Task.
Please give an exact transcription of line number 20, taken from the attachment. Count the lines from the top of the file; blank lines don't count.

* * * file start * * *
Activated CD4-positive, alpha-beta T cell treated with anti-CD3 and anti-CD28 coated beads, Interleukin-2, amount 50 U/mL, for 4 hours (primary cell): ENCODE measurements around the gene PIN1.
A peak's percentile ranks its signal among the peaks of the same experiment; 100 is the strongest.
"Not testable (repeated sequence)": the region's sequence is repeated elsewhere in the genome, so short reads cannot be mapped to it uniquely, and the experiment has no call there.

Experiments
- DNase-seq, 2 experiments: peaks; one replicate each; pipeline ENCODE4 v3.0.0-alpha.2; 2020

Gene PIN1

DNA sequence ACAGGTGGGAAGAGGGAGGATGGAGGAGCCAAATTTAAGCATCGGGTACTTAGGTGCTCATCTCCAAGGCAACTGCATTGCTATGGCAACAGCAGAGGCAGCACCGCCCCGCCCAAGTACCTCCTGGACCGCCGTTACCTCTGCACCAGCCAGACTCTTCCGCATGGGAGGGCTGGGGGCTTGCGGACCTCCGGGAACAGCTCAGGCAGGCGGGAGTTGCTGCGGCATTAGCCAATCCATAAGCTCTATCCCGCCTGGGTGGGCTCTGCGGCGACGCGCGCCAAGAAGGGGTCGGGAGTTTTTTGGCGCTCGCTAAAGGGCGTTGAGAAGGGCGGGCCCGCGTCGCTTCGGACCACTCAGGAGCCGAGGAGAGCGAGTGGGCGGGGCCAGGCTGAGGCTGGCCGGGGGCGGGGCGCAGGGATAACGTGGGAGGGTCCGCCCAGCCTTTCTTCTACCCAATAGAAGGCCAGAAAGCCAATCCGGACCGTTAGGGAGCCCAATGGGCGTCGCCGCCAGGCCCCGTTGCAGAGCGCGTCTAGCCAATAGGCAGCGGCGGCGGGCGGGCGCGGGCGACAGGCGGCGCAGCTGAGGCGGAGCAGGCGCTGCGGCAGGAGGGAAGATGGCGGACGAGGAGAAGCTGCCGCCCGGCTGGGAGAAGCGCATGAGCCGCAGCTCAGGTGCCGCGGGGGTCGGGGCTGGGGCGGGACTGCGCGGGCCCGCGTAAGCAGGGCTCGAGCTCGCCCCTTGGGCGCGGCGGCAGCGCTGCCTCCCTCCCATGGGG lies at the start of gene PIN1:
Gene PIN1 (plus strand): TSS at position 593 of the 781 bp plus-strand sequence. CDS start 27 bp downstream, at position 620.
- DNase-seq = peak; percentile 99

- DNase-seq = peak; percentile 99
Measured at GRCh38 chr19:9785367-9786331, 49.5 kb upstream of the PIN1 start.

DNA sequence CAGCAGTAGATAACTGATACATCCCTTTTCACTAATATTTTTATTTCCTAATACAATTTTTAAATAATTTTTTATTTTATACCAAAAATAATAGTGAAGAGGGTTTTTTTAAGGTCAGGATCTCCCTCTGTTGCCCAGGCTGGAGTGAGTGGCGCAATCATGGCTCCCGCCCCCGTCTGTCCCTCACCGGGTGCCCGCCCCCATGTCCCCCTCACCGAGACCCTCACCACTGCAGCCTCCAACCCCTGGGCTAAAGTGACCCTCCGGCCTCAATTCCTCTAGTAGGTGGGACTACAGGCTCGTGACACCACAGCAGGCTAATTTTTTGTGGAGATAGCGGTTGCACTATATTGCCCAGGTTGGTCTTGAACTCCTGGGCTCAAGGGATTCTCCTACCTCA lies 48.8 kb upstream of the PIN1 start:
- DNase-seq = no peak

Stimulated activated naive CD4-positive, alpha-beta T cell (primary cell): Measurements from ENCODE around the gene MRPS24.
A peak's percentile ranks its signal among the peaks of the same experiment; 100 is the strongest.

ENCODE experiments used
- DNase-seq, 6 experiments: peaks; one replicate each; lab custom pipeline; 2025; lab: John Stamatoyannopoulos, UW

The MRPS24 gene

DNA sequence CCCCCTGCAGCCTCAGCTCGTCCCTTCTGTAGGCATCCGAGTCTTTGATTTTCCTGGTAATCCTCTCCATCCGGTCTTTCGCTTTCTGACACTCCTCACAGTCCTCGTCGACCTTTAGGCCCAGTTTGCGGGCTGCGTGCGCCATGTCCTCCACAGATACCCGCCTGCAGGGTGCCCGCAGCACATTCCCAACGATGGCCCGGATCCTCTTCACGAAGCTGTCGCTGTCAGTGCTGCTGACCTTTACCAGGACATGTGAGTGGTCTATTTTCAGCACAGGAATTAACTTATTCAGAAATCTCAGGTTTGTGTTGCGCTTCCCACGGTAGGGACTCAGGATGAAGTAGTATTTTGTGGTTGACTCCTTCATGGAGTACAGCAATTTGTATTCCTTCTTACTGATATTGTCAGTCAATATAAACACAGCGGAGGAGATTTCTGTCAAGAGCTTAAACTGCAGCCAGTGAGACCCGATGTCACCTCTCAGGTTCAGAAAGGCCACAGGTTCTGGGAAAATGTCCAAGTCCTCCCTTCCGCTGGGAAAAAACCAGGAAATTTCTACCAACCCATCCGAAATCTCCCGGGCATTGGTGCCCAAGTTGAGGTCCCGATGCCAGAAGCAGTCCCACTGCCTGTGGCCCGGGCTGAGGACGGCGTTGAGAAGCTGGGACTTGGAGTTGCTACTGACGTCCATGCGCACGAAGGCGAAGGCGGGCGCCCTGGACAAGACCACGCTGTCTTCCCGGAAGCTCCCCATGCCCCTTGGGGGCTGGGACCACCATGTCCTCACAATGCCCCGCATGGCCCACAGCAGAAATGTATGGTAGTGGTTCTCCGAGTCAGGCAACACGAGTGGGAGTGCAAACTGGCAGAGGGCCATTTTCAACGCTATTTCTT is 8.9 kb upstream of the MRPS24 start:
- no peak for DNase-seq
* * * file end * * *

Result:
- no peak for DNase-seq